When I want to make a party feel special without being expensive, I make steamed artichokes. They are relatively cheap, yet sculptural and forbidding. They give a meal a dramatic quality. I love sharing food experiences, and artichokes are a particularly fun because it’s not clear how eat them. They are also are eaten slowly giving plenty of time for conversation as the leaves are peeled away. Whether your friends are just discovering the joy of nibbling on leaves, or are debating sauces; it’s memorable. Also compared to most decadent foods, its a healthy treat.
Globe artichokes are thistles; flowering plants with sharp barbs on their leaves. Both unusual and and intimidating, they add an exotic quality to any table. Unlike most fruits and vegetables, it takes research or experience to know what to do with them.
Health Benefits of Steamed Artichokes
Artichokes have many healing properties. Although it is the heart of the vegetable that is most often eaten, it’s the leaves that contain many of its most powerful nutrients. Artichokes are high in antioxidants which helps prevent cancer. It’s benefits are also correlated with fighting cardiovascular disease by reducing inflammation and cholesterol levels. Additionally artichokes are a good source of fiber which contributes to weight loss and helps control diabetes. Artichokes also detoxify the liver and digestive system, and are high in iron, which prevents anemia.
How to Cook Steamed Artichokes
Cooking artichokes starts with getting fresh produce. Choose an artichoke that looks fresh and green, not dried out. The best choices have closed petals and feel heavy for their size. Artichokes stay fresh for a week in an air-tight plastic bag, if kept in the refrigerator. When ready to use, rinse the artichoke thoroughly under cold water and pull off any brown outer petals. Using a serrated knife, cut an inch off the top and trim off the stem. If thorns remain on any leaves, trim them with scissors. Finally, pull the leaves slightly away from each other, and rinse it with lemon juice to prevent discoloration.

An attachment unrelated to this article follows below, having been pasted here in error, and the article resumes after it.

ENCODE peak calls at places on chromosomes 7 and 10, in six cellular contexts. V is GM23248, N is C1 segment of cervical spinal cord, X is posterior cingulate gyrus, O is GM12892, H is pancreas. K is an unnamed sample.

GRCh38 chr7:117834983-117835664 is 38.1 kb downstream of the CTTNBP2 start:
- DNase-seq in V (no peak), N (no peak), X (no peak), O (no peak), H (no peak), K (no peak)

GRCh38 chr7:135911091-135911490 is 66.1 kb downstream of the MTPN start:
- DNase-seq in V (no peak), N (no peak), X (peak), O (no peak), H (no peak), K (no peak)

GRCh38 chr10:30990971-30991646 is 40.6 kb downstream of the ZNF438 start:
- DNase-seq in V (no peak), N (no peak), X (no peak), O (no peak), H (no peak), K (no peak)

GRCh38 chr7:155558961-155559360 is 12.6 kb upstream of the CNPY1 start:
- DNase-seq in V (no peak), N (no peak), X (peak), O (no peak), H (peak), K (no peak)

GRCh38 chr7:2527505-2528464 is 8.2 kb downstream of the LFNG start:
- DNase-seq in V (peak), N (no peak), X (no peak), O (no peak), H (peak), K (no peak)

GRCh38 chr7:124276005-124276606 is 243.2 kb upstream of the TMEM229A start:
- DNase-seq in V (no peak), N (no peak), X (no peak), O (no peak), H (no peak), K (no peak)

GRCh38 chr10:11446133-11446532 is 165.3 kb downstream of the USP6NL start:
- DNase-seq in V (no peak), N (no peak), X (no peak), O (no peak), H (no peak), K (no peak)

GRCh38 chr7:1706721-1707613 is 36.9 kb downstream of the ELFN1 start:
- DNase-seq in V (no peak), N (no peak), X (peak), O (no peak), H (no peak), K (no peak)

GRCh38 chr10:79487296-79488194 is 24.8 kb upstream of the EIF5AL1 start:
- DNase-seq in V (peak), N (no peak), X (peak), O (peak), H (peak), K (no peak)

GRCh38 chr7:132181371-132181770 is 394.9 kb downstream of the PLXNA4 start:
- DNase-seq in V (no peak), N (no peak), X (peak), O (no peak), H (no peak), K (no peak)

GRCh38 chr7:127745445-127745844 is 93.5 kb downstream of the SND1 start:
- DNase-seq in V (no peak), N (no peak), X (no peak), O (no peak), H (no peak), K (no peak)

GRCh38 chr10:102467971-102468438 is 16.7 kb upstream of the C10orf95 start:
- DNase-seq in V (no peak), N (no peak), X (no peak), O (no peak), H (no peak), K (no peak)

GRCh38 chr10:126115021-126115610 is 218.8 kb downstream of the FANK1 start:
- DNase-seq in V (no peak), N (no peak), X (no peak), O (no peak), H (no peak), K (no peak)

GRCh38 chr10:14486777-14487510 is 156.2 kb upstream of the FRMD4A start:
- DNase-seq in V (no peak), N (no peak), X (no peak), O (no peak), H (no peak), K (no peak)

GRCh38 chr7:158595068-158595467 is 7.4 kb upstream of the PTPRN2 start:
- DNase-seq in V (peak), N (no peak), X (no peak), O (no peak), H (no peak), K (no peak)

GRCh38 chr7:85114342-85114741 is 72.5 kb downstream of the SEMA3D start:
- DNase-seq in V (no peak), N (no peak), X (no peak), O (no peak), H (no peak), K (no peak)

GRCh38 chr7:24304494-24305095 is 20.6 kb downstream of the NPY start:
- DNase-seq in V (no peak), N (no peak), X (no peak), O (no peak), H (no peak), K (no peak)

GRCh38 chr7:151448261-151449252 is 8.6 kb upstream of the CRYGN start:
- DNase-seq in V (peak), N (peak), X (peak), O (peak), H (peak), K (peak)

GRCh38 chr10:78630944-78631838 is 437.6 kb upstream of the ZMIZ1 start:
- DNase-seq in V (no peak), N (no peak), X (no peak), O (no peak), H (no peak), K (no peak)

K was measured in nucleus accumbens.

Steaming is my favorite way to prepare artichokes because it preserves the vegetable’s nutrients and antioxidants. Put a steamer basket in a sauce pan and fill it with an inch or two of salted water until it reaches just under the basket. Put the artichokes into the basket, stem end up, then cover the pot and bring to a boil. Reduce the heat to low, and simmer for twenty to thirty minutes, Test for doneness. It’s ready when an outer leaf is easily removed and a knife can slide into the stem.
Eating an artichoke is exciting. The goal is to reach the heart. First pull off a leaf. Then eat the protruding bottom flesh of the leaf, by scraping it against your teeth. After the eatable leaves have all been removed, cut off the tiny thistle leaves to reveal the heart. Finally, slice and eat the heart. I have to admit to a lifelong fondness for this ritualistic process. Always a slow eater, it perfectly suited my small appetite.
Steamed Artichoke Sauces
Artichokes are good hot, warm, or cold. If I am serving them hot, my favorite sauce is definitely melted butter with some fresh squeezed lemon juice. However, when I make them for party, I want to be able to prepare them in advance. Cold or room temperature artichokes are better with a cool sauce. Here are some of my favorites. Garlic aioli is always the dip of choice in my house. If you have an immersion blender make The Food Lab’s Two Minute Aioli Recipe. For a healthy vinaigrette make Martha Rose Shulman’s, Vinaigrette Dipping Sauce from the New York Times or try The Spruce’s spicy healthy Toasted Cumin Yogurt Dip. What’s your favorite sauce? Make a few and have fun sharing.
The next time you’re having friends over for a sporting event use the menu from my post, Why you Want Easy Baked Ribs for Your Super Bowl Party.
Healthy Weeknight Meals